Toshiba Announces RC100 NVMe SSD And XS700 Portable SSDby Billy Tallis on January 8, 2018 9:00 AM EST
LAS VEGAS, NV — Toshiba is adding two more SSDs with 3D NAND to their consumer product line. Neither product is a direct replacement for one of their current consumer SSDs; instead, the new RC100 and XS700 expand into new market segments for Toshiba. Both drives feature Toshiba's 64-layer BiCS 3 3D TLC NAND flash memory.
The new RC100 NVMe SSD is a consumer derivative of the BG3 BGA SSD for the OEM market. As an entry-level DRAMless NVMe SSD with a PCIe x2 connection, the RC100 is part of the emerging category of budget NVMe SSDs with a minimal price premium over mainstream SATA SSDs. Its competition will be the Intel 600p and a growing number of products based on the Phison E8 or Silicon Motion SM2263XT controllers. Like the BG3, the Toshiba RC100 is manufactured as a single 16mm by 20mm BGA package integrating the SSD controller and the NAND flash memory. To make it accessible for DIY consumer upgrades or system builds, the RC100 is mounted on a M.2 2242 card—shorter than the 2280 size used by most M.2 SSDs, but still widely supported by many laptops and desktop motherboards. (The BG3 as available on an even smaller M.2 2230 card, but Toshiba determined that too few consumer systems can accommodate an aftermarket upgrade in that size.)
|Toshiba RC100 Specifications|
|Capacities||120 GB, 240 GB, 480 GB|
|Form Factor||M.2 2242 single sided, B+M key|
|Interface||NVMe PCIe 3.0 x2|
|DRAM||None (HMB supported)|
|NAND||Toshiba 64L BiCS3 3D TLC|
|Sequential Read||1620 MB/s|
|Sequential Write||1130 MB/s|
|4KB Random Read||160k IOPS|
|4KB Random Write||120k IOPS|
Because the RC100 connects to the host system through just two PCIe lanes instead of four, its connector is notched for installation into either M.2 type M or type B slots, rather than just the type M used for SSDs supporting a PCIe x4 connection. This makes the RC100 hard to tell visually distinguish from a M.2 SATA SSD, and it will be mechanically compatible with M.2 SATA slots that may not provide any PCIe connectivity.
Despite not having the full PCIe x4 connection that high-end NVMe SSDs use, the Toshiba RC100's x2 connection is plenty for it to offer sequential transfer speeds twice as fast as SATA SSDs. The random access speeds of the RC100 are only a little bit higher than SATA SSDs, but the RC100 hits those speeds in spite of being a DRAMless SSD, thanks to the NVMe Host Memory Buffer (HMB) feature. When used with a supporting NVMe driver—either the one built in to Windows 10, or the driver Toshiba will be supplying for earlier versions of Windows—the RC100 will by default use 38MB of the host system's DRAM to cache the drive's mapping information about which logical block addresses are stored in which physical chip locations. That 38MB buffer is sufficient to cache metadata for about 32GB of the drive's storage, allowing the RC100 to handle everyday workloads at nearly the same speed as a comparable drive with its own DRAM. Random access to a much larger portion of the drive will still show the characteristic performance hit of a DRAMless SSD, but that won't be matter much to the RC100's intended audience. The HMB feature is optional and the RC100 is fully functional with systems that do not support or enable HMB, but at reduced speeds (mostly for random I/O).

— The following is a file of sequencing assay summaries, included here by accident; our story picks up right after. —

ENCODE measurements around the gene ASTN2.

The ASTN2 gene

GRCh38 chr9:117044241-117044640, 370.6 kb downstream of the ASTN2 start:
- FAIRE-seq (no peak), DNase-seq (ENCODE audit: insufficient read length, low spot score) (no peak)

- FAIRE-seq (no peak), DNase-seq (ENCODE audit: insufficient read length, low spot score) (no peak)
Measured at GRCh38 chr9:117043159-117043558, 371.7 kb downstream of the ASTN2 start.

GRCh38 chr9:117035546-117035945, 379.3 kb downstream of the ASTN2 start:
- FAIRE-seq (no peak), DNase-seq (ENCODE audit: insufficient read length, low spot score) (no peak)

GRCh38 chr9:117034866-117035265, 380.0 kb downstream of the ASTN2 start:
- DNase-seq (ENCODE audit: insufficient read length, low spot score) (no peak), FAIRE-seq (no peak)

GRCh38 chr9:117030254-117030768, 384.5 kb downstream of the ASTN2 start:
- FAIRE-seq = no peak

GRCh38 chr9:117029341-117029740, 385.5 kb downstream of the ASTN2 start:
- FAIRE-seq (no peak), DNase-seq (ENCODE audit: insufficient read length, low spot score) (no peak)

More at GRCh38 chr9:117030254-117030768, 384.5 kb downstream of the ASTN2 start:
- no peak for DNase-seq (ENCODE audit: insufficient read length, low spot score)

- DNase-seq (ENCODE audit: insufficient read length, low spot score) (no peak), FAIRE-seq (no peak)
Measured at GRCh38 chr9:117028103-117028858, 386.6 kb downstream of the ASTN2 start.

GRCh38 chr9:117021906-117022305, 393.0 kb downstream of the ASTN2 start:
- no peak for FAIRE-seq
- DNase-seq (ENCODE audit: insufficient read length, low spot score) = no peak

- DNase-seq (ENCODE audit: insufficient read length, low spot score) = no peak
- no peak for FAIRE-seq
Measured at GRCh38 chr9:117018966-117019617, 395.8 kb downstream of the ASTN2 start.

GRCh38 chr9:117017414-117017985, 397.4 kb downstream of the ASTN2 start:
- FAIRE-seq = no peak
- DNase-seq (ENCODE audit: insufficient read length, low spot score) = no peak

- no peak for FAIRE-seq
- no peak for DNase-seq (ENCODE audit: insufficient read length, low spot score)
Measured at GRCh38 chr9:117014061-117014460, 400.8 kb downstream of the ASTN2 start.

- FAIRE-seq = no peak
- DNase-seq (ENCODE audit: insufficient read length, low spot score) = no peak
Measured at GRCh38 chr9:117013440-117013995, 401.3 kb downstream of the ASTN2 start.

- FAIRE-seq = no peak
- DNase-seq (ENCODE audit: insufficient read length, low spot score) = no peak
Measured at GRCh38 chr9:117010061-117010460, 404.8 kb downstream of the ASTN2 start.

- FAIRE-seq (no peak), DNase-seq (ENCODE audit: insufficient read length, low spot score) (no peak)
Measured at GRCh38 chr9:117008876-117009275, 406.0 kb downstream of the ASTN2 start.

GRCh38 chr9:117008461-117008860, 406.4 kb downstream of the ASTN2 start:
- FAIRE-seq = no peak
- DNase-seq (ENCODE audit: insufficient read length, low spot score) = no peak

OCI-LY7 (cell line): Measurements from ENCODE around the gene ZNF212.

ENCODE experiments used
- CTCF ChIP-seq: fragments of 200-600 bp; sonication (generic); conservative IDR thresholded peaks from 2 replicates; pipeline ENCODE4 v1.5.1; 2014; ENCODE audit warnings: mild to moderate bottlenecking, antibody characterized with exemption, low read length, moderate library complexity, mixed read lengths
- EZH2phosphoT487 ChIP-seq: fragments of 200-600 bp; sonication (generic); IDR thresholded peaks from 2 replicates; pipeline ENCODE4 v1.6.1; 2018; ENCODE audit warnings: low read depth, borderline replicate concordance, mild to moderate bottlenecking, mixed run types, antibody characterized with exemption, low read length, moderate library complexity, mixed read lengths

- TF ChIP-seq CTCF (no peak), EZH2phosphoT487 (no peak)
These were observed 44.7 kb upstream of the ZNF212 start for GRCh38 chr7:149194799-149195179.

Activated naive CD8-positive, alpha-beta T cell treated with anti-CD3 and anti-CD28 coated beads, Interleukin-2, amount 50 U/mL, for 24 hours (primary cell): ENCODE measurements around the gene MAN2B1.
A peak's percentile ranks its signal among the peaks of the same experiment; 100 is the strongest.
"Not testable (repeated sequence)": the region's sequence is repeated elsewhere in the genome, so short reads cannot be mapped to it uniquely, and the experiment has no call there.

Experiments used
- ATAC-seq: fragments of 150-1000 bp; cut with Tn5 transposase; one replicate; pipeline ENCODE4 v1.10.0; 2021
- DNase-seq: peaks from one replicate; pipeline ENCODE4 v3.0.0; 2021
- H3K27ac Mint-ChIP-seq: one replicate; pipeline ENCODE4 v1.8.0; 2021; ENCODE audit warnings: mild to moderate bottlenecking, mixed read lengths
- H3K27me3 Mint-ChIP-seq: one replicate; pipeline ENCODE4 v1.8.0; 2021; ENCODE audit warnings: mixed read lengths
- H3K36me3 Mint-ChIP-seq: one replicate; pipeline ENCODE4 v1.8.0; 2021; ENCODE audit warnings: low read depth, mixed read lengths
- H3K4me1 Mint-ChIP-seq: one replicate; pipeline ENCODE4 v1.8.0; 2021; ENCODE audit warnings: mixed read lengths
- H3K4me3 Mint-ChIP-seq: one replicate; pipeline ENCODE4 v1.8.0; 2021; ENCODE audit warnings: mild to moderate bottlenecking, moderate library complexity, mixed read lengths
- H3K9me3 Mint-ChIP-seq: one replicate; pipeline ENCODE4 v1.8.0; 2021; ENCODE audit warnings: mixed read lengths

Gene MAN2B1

In addition to being more compact and affordable than most current NVMe SSDs, the RC100 also promises to be more power efficient. The lack of DRAM or a DRAM controller saves quite a bit of power even after accounting for the slightly increased PCIe traffic when HMB is in use. The other SSDs we've tested with Toshiba's BiCS 3 3D TLC NAND have offered great power efficiency, and we expect the RC100 to follow suit.
The Toshiba XS700 is their first portable SSD, and is something of a "me too" product—almost everyone is making USB drives that are internally using an existing SATA SSD design with a USB bridge. The Toshiba XS700 will use a USB 3.1 Gen 2 connection with a Type-C connector and will ship with a Type-A adapter. Because it is internally a 6Gbps SATA SSD, the XS700 won't be able to use the full 10Gbps speed of its USB link, but neither can most other portable SSDs: so far, nobody has made a native 10Gbps USB SSD controller and few companies have been willing to bear the cost of a SATA RAID design for what is still a fairly small market segment. Toshiba hasn't said what SATA controller they're using inside the XS700, but it is most likely the same DRAMless controller used in the TR200. The flash is the same 64-layer BiCS 3 3D TLC used in the RC100 and TR200.
The Toshiba XS700 will initially be available in only a 240GB capacity, rated for 530 MB/s reads and 480 MB/s writes. The drive's case is 95x75x11 mm and it weighs 90g.
The RC100 and XS700 are both planned for availability in the spring. Toshiba is not announcing pricing today because they expect pricing across the entire SSD market to shift now that most NAND manufacturers are producing 3D NAND in volume and the industry-wide shortage is coming to an end. Toshiba plans to launch the RC100 and XS700 at competitive prices when they ship. With the announcement of these two products, the only consumer SSD segment that Toshiba hasn't moved to 3D NAND is the high-end NVMe RD series. The RD400 is due for a replacement, and the recently-announced XG5-P OEM SSD would be a good starting point. But if Toshiba waits until the middle of 2018 to announce a new high-end consumer SSD, it will probably arrive with a newer (and perhaps faster) controller than the XG5 series uses.